If you want to understand why the budget debate so infuriates people who actually care about deficits — and, in particular, people who actually care about health-care spending — consider this: The central health-care reform in Paul Ryan’s budget, the one that’s got him so many plaudits for courage, would actually increase costs. The health-care reform that progressives have been pursuing for more than two years would cut them. And yet calling for Medicare to be privatized and voucherized is considered serious, while calling for a public option is considered tiresome.
Making this more irksome, Paul Ryan’s plan as written has as much chance of passing as the public option does.
This goes back to a problem that’s afflicted this debate ever since Ryan began getting plaudits for fiscal seriousness and deficit hawkery — which, not incidentally, began to happen well before he unveiled his proposals. The problem is that the meaning of the term “defict hawk” is largely arbitrary.
As I noted some time ago, the term “deficit hawk,” as it’s commonly used in Beltway discourse, simply doesn’t mean “someone who fully committed to reducing the deficit by any means necessary, even if it means tax hikes and — paradoxically enough -- new government programs.” Rather, it means “someone who is fully committed to reducing the deficit through tax cuts, entitlement reform and an unswerving adherence to general hostility towards expansive government.”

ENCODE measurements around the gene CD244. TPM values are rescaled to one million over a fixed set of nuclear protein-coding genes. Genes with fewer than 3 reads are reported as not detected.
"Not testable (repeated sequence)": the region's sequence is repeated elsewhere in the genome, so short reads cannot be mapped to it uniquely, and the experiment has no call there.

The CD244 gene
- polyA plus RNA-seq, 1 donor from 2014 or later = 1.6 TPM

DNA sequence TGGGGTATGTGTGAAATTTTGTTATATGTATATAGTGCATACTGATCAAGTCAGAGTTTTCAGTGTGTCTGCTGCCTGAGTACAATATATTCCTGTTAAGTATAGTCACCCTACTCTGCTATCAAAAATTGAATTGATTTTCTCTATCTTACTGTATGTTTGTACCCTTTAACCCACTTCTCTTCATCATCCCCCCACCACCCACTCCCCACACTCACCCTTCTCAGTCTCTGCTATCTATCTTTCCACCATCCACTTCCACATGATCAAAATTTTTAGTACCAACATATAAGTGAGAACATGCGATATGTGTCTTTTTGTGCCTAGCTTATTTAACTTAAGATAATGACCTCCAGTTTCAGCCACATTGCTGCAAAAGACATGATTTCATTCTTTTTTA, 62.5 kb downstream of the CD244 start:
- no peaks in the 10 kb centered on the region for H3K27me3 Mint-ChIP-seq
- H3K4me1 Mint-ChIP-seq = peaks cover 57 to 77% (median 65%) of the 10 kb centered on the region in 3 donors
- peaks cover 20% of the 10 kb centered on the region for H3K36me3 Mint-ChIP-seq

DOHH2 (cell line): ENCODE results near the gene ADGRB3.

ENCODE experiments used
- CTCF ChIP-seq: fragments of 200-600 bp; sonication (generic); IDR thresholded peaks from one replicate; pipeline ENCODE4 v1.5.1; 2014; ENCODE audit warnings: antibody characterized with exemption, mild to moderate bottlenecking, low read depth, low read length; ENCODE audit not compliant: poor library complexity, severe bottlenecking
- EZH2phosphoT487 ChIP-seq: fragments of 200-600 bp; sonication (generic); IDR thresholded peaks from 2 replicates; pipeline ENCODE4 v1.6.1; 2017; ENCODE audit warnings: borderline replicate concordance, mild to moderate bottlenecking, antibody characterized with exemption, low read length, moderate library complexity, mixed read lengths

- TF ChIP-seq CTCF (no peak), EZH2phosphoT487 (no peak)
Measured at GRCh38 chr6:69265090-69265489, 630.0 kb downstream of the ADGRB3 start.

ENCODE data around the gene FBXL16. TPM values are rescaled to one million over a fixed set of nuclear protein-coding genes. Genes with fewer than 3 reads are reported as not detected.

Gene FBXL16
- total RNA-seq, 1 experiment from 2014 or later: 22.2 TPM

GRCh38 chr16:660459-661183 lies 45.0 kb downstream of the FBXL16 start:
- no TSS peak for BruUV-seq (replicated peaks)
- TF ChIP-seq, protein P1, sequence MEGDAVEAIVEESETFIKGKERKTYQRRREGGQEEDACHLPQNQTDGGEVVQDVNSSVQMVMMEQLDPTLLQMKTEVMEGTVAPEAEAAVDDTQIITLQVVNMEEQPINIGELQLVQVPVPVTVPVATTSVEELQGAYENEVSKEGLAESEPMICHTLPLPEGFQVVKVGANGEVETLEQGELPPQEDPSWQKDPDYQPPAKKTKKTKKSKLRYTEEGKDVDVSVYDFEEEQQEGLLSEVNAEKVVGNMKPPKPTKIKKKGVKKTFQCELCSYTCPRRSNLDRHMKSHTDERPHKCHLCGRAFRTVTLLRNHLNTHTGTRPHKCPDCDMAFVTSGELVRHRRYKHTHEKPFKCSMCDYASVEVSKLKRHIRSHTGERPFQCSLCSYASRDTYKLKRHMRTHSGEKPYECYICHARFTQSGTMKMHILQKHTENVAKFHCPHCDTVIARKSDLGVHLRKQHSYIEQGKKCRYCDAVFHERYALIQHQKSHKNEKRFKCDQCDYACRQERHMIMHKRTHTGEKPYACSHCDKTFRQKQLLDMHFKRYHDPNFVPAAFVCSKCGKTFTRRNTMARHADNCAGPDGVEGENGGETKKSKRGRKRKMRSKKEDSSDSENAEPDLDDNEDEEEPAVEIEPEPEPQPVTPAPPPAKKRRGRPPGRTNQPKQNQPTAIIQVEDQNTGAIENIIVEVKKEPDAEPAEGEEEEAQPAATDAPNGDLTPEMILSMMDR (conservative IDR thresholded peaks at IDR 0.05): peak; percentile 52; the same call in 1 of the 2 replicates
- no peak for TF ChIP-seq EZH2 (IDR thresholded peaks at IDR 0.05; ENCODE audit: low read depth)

The public option isn’t considered “fiscally hawkish” for the same reason proposed tax hikes on the rich aren’t considered “fiscally hawkish,” even though they would downsize the deficit in a big way. Expanding government involvement, or redistributing the tax burden upwards, smacks of soft, bleeding-heart, big government liberal squishiness. In terms of tone, such talk simply doesn’t sound “hawkish.” Talk of cutting and slashing and quasi-privatizing does sound hard and tough and “hawkish.”
I know that sounds glib. But imagine if everyone who used the term “deficit hawk” agreed that it should refer only to those want to reduce the deficit by any means necessary, with nothing at all taken off the table. The conversation would start to sound very different, wouldn’t it?